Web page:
2017 O4SR Scholarship Winners for CSICon

Susan Gerbic

One of the joys of attending skeptic conferences such as CSICon is introducing new people to the community and seeing them spark when they meet more people and then become more involved in the getting work done. One way to make sure this happens is to get more first-timers to conferences and that means donating money, arranging everything, and supporting attendees through that process. One of the only groups doing this correctly these days is the Oregonians for Science and Reason (O4SR). I interviewed Jeanine DeNoma and the three people they sent to CSICon in 2016. And when I say “sent” I mean they paid for everything and arranged everything as well as made sure they felt comfortable, introduced them to people, and then when it was all over they followed up with their scholarship winners. It was heart-warming to meet and interview Courtney Shannon, Andy Ngo, and Michael Sieler. You can learn all about their stories and the O4SR scholarship process by reading this article.

CSICon 2017 was held in October, and although it’s been many months, I still think it’s a great idea to talk to the 2017 scholarship winners and touch base with O4SR once again. First, we are going to hear from James Rodriguez who oversaw the scholarship process this year.

James Rodriguez: In 2016, the board of Oregonians for Science and Reason decided to send a small group of Oregon students to CSICon. We wanted to reach as many people as possible and the process we followed to be fair, but we had no formal scholarship application process. A few board members spent time putting together an application packet and the entire board chose the final recipients. Jeanine DeNoma, our board president, handled everything else. She announced the scholarships at meet ups in Oregon, sent the application packets to each individual who was interested, answered any questions, rented the hotel rooms, and issued travel expense reimbursements.

It was a lot of work, and she wasn’t sure she had the time to do it all again this year. During one of our board meetings, someone suggested that we form a scholarship committee. Jeanine had already been through the process once, so she was able to provide the committee with a detailed timeline of events. That made things much easier than it otherwise would have been.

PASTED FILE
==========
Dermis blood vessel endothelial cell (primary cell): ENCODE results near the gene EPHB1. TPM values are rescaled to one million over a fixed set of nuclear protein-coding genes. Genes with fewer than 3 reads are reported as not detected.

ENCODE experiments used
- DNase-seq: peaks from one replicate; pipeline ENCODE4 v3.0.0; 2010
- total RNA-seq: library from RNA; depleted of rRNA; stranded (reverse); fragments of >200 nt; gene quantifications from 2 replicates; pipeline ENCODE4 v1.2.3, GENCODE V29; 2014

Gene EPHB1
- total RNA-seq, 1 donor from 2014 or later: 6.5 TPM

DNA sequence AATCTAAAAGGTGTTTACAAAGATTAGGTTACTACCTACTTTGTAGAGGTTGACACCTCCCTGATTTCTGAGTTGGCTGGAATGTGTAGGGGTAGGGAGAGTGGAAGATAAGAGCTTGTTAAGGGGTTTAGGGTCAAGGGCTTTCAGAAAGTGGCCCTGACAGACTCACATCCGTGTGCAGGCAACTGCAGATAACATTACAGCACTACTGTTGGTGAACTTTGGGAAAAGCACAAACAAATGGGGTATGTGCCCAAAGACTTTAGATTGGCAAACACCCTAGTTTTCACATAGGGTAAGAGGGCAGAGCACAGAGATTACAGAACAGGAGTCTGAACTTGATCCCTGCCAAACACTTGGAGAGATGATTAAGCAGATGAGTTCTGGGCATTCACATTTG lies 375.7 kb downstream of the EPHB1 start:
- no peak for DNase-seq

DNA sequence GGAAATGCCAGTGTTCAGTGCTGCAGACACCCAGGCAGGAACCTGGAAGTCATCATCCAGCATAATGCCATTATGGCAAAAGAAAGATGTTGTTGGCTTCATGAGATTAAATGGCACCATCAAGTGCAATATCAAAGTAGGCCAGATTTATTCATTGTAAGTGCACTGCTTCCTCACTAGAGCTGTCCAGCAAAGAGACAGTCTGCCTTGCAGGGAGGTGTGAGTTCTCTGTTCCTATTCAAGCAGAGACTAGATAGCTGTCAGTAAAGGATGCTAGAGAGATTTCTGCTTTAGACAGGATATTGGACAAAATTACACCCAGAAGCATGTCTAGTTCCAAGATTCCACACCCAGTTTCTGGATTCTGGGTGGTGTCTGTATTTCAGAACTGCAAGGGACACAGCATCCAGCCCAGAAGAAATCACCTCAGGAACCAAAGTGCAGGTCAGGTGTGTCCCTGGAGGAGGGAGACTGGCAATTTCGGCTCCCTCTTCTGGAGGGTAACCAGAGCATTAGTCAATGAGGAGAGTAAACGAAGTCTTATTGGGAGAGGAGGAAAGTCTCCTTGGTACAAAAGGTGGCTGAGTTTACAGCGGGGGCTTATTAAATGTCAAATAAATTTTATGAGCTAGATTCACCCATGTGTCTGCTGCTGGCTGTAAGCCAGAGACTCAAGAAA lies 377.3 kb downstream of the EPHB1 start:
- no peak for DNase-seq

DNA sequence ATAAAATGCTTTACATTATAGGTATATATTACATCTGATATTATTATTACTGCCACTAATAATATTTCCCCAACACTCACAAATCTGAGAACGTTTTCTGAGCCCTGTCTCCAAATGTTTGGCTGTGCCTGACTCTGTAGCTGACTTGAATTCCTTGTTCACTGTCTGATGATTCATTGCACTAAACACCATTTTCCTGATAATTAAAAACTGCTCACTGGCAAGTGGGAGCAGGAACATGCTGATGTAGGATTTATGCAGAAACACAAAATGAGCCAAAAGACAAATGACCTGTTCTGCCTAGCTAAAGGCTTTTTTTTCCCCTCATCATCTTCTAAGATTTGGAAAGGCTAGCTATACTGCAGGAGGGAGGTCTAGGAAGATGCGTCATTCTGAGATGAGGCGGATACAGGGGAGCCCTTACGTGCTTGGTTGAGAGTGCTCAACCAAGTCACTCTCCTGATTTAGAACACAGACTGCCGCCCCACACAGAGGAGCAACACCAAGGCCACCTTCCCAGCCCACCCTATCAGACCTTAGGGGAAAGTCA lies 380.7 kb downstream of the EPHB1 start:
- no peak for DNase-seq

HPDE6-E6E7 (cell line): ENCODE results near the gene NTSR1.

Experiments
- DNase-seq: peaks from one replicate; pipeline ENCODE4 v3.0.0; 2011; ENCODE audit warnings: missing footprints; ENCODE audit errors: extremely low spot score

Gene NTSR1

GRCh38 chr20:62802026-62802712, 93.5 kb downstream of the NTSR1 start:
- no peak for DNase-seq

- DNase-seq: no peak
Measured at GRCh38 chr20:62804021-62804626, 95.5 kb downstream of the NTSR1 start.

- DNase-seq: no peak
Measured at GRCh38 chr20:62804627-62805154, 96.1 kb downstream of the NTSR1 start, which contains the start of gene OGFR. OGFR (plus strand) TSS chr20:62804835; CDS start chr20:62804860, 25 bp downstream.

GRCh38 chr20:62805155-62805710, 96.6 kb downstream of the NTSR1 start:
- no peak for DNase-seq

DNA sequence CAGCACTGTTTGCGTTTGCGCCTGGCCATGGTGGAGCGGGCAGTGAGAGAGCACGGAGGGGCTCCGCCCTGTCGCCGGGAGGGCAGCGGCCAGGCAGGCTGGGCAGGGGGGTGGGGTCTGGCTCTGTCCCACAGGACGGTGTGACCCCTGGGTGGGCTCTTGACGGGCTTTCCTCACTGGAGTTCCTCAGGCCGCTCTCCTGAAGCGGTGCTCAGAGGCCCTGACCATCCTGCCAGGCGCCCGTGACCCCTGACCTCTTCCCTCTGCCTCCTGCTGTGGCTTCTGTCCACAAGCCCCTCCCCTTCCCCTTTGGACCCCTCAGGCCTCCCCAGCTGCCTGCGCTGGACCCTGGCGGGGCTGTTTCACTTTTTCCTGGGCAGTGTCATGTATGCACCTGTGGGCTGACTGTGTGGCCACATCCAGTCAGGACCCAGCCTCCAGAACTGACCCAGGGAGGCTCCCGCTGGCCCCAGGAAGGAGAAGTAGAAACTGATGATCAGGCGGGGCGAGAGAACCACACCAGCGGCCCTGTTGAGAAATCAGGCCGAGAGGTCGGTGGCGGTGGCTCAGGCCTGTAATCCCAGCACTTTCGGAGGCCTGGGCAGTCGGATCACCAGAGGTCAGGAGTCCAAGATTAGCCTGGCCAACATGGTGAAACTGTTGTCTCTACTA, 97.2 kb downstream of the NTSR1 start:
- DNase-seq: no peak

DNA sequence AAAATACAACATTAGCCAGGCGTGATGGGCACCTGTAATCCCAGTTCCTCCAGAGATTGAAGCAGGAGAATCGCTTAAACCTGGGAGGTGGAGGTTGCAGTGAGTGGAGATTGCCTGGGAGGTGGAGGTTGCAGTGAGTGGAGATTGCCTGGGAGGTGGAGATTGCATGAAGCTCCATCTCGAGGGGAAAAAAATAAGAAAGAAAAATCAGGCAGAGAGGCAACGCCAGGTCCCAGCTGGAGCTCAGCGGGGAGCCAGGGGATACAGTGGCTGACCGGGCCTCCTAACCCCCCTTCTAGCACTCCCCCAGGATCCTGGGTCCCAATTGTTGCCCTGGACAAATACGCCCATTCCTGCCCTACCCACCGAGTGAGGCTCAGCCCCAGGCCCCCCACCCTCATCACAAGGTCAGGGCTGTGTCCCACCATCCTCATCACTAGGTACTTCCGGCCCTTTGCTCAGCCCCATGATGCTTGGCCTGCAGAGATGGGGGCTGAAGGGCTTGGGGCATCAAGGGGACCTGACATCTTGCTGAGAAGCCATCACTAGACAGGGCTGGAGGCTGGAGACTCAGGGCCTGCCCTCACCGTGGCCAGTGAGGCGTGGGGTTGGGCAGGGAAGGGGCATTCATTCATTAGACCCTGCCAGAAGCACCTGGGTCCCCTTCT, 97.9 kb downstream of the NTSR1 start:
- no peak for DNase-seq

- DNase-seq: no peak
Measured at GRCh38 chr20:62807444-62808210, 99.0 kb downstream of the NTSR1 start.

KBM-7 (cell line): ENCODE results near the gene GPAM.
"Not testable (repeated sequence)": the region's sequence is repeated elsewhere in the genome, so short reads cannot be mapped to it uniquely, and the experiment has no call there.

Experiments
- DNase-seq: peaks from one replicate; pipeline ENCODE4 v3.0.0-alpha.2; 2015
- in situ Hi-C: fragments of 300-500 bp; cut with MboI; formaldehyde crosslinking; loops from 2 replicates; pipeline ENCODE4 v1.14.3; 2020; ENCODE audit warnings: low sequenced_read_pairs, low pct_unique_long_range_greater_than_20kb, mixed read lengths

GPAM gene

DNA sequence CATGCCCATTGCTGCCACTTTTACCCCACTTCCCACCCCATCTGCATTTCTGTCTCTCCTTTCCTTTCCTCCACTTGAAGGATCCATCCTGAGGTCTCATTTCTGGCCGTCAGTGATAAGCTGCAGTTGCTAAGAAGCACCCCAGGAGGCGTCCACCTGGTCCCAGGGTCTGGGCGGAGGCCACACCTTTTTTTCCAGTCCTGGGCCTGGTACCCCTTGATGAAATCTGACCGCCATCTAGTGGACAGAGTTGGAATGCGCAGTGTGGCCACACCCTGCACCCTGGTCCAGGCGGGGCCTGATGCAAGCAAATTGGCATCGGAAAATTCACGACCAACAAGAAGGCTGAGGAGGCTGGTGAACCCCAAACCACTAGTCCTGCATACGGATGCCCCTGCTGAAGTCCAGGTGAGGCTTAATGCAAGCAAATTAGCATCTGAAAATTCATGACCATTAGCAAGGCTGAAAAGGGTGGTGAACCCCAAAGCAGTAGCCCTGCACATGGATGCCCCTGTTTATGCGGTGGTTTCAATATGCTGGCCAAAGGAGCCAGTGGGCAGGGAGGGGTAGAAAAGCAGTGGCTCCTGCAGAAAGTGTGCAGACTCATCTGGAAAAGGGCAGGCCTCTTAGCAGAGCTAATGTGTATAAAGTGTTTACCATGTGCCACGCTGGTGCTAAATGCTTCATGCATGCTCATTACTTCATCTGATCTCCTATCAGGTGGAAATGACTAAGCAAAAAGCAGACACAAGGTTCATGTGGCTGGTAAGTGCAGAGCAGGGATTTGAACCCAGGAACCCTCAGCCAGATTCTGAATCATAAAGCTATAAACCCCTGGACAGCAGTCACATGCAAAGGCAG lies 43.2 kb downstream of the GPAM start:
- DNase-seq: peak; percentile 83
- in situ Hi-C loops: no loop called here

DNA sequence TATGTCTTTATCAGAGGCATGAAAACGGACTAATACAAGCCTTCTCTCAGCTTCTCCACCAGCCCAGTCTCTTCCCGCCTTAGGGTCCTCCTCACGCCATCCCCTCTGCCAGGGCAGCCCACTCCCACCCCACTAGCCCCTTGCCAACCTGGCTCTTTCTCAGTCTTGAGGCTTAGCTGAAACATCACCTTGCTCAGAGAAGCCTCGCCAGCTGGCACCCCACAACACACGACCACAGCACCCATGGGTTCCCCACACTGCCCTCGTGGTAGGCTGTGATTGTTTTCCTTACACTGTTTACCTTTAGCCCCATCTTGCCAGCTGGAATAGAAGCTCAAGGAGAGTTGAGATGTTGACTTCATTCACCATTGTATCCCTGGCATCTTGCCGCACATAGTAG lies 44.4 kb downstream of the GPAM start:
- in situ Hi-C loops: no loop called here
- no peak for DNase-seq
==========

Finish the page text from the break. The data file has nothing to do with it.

The full board met about a month and a half before CSICon to pick the final applicants, and we had one available slot left. Midway through the meeting, Jeanine turned to me and said that she had talked with each board member over the last few months and it seemed to be the case that they all thought I should go to CSICon as a scholarship recipient. I had just graduated from Portland State University with a Master’s degree, and I was very active in the skeptical community, so I met the key requirements of any of our other scholarship applicants. Nevertheless, I was the committee chair, and this was a clear conflict of interest.

Only the board president or the treasurer could spend the organization’s money, and we had pretty much purchased everything in bulk so all the costs would be the same for each recipient. Still, I told the board that I wanted no part of this decision and left the room. They made the decision to send me to the conference anyway.

Introducing the (O4SR) Scholarship Winners

Daniel, Zach and James at CSICon 2017

Zachary Silvey: I’m a research analyst from Portland, Oregon, currently working in the tech industry. I was introduced to skepticism through the Skeptics Guide to the Universe when I was 14. From there I read as much Sagan, Dawkins, and Hawking as I could get my hands on. This interest in science and skepticism eventually led me to study behavioral neuroscience in college. I finally decided to attend my first Skeptics in the Pub in 2016 where I ultimately was introduced to Oregonians for Science and Reason, through which I was able to attend CSICon.

James Rodriguez: My name is James Rodriguez and I have been active in the skeptical community since I was a physics major in the early 2000s. As adjunct faculty in the physics department, I was the advisor for the newly forming humanist group on campus, and I volunteered with science-based organizations in Idaho. Before I met Jeanine DeNoma in 2014, I’d never heard of Oregonians for Science and Reason. However, O4SR seemed like a good fit for my overall interests, and I’ve been volunteering ever since.

Daniel Breitmayer: I’m 18 years old, currently enrolled at LBCC, and aspiring for a Pre-Nuclear Physics degree, though I enjoy spending more time at OSU with my girlfriend. My interests vary across physical/political/economic science, math, and philosophy, but physical science is certainly my foundation when exploring all kinds of topics. I really enjoy playing devil’s advocate, and I think it’s important to discuss avenues of thinking that are just unconventional enough that perspective and humility can make their way to the forefront of conversation.

Why are you interested in the topic of skepticism?

Silvey: Skepticism interested me initially because of how empowering it was as a framework for making decisions and understanding the world.